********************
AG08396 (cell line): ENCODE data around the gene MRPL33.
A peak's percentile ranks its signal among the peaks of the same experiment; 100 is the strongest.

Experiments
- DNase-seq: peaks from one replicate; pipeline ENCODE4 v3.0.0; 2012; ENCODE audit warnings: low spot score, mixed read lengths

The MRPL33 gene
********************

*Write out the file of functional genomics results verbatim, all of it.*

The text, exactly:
AG08396 (cell line): ENCODE data around the gene MRPL33.
A peak's percentile ranks its signal among the peaks of the same experiment; 100 is the strongest.

Experiments
- DNase-seq: peaks from one replicate; pipeline ENCODE4 v3.0.0; 2012; ENCODE audit warnings: low spot score, mixed read lengths

The MRPL33 gene